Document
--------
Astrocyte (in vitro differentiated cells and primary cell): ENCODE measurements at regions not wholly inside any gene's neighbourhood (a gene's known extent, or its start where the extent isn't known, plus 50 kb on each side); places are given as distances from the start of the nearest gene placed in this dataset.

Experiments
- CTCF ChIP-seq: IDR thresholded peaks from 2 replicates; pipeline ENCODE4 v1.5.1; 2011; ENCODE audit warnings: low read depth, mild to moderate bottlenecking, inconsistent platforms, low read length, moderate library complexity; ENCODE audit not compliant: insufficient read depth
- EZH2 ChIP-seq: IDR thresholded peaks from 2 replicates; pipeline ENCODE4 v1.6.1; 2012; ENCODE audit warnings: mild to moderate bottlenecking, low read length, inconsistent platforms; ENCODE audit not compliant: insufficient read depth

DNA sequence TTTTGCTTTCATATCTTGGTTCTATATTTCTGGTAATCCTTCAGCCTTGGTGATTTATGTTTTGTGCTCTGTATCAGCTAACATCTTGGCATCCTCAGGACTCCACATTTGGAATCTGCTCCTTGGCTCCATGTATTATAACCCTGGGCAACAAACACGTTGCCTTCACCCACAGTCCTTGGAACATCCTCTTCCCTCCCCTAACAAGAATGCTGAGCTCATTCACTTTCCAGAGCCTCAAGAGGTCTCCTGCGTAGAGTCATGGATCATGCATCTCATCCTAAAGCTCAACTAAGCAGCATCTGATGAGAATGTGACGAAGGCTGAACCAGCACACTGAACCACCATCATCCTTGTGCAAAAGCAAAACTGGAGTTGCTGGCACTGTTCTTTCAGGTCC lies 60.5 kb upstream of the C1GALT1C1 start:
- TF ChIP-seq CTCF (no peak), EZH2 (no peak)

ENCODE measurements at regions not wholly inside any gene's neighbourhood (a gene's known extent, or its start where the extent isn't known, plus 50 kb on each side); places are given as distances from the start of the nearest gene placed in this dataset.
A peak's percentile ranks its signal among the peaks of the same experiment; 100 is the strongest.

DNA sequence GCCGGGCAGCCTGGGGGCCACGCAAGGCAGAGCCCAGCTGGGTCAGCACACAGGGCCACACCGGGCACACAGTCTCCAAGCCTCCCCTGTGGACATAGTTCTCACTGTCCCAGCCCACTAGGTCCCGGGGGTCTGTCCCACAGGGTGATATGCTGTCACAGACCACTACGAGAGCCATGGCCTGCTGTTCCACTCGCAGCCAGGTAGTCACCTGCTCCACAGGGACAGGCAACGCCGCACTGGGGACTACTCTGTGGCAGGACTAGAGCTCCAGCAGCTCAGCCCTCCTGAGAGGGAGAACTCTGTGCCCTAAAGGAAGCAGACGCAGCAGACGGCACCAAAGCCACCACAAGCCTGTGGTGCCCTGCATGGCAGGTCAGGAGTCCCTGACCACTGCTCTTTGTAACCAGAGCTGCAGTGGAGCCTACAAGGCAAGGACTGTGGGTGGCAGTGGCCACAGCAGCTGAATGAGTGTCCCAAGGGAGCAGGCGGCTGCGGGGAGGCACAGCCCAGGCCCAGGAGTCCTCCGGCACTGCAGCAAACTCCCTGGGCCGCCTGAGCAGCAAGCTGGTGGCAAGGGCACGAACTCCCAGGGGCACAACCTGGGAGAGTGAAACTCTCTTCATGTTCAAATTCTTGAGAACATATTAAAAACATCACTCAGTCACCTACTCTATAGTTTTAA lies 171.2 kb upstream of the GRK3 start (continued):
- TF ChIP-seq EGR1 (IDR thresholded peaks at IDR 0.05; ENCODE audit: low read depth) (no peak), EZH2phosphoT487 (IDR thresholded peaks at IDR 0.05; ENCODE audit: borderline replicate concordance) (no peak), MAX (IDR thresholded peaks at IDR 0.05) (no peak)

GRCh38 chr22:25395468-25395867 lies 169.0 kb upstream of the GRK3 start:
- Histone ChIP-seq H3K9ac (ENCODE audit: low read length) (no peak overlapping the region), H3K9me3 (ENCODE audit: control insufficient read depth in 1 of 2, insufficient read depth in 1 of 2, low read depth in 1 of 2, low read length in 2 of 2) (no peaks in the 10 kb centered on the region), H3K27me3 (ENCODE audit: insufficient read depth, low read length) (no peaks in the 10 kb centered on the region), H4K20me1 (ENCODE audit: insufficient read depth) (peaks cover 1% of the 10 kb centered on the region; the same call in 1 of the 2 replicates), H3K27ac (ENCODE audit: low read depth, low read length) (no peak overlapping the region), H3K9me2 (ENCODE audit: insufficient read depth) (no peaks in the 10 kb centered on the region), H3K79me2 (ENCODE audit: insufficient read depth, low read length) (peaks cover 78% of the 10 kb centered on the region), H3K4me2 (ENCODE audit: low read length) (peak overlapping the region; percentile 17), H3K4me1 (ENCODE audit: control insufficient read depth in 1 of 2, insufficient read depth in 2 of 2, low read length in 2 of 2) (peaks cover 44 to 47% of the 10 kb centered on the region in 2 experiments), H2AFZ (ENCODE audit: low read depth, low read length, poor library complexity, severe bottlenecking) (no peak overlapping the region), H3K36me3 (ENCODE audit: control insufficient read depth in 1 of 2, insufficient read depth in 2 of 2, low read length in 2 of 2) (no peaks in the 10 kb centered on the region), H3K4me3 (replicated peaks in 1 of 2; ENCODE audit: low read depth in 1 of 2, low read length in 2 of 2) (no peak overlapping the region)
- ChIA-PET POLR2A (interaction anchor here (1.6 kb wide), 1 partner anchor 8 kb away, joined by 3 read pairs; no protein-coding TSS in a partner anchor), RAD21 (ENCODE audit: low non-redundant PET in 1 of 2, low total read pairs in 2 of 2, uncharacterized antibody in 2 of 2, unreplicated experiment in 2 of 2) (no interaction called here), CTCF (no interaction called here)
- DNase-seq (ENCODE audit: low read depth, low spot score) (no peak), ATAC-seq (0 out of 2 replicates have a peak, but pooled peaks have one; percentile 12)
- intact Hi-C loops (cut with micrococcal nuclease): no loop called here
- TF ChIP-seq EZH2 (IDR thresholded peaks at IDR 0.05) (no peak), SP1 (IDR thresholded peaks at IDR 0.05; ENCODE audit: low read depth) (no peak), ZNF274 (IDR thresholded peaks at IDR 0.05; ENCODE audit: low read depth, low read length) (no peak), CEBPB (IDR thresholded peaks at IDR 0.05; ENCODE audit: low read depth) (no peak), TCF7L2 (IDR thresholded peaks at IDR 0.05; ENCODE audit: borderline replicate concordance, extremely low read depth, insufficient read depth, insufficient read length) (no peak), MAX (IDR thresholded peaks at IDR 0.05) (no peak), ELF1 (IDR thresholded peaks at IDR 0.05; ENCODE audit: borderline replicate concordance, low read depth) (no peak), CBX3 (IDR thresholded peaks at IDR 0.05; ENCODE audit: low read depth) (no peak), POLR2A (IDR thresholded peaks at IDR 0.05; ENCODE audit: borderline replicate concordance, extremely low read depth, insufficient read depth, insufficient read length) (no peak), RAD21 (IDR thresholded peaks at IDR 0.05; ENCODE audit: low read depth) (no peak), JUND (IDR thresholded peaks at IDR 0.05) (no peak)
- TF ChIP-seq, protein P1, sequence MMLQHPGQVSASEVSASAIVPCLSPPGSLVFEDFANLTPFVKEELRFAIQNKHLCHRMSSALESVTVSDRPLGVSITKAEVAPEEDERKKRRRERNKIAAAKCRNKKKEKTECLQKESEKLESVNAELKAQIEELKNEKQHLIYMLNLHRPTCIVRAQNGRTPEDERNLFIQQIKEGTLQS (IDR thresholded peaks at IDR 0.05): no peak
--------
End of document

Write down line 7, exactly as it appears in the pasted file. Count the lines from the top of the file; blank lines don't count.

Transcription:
ENCODE measurements at regions not wholly inside any gene's neighbourhood (a gene's known extent, or its start where the extent isn't known, plus 50 kb on each side); places are given as distances from the start of the nearest gene placed in this dataset.